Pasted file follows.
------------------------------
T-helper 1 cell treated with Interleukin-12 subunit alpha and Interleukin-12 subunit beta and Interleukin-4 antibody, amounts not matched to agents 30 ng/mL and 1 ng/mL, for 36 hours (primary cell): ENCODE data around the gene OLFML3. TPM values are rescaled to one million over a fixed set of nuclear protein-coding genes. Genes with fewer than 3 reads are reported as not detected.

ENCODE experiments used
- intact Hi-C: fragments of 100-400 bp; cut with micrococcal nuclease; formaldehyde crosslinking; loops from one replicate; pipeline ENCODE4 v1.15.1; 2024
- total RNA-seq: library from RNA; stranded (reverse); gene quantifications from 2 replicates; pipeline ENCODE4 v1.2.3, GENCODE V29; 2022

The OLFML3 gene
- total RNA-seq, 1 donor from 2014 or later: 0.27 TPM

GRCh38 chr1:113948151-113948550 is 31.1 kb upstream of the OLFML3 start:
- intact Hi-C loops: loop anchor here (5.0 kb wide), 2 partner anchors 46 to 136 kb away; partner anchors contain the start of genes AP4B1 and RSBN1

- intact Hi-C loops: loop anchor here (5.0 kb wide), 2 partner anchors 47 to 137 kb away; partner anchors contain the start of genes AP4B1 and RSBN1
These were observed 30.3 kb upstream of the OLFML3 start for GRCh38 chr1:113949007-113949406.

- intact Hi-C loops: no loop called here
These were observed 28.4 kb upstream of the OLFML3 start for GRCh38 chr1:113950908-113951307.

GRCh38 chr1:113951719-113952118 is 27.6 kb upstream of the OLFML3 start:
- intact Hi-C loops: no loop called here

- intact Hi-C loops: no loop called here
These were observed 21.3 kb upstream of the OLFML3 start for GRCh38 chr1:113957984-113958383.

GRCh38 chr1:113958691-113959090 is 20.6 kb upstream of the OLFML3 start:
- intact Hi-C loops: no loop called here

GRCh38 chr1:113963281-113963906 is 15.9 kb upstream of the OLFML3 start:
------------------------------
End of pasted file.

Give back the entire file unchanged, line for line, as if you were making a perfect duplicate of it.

T-helper 1 cell treated with Interleukin-12 subunit alpha and Interleukin-12 subunit beta and Interleukin-4 antibody, amounts not matched to agents 30 ng/mL and 1 ng/mL, for 36 hours (primary cell): ENCODE data around the gene OLFML3. TPM values are rescaled to one million over a fixed set of nuclear protein-coding genes. Genes with fewer than 3 reads are reported as not detected.

ENCODE experiments used
- intact Hi-C: fragments of 100-400 bp; cut with micrococcal nuclease; formaldehyde crosslinking; loops from one replicate; pipeline ENCODE4 v1.15.1; 2024
- total RNA-seq: library from RNA; stranded (reverse); gene quantifications from 2 replicates; pipeline ENCODE4 v1.2.3, GENCODE V29; 2022

The OLFML3 gene
- total RNA-seq, 1 donor from 2014 or later: 0.27 TPM

GRCh38 chr1:113948151-113948550 is 31.1 kb upstream of the OLFML3 start:
- intact Hi-C loops: loop anchor here (5.0 kb wide), 2 partner anchors 46 to 136 kb away; partner anchors contain the start of genes AP4B1 and RSBN1

- intact Hi-C loops: loop anchor here (5.0 kb wide), 2 partner anchors 47 to 137 kb away; partner anchors contain the start of genes AP4B1 and RSBN1
These were observed 30.3 kb upstream of the OLFML3 start for GRCh38 chr1:113949007-113949406.

- intact Hi-C loops: no loop called here
These were observed 28.4 kb upstream of the OLFML3 start for GRCh38 chr1:113950908-113951307.

GRCh38 chr1:113951719-113952118 is 27.6 kb upstream of the OLFML3 start:
- intact Hi-C loops: no loop called here

- intact Hi-C loops: no loop called here
These were observed 21.3 kb upstream of the OLFML3 start for GRCh38 chr1:113957984-113958383.

GRCh38 chr1:113958691-113959090 is 20.6 kb upstream of the OLFML3 start:
- intact Hi-C loops: no loop called here

GRCh38 chr1:113963281-113963906 is 15.9 kb upstream of the OLFML3 start: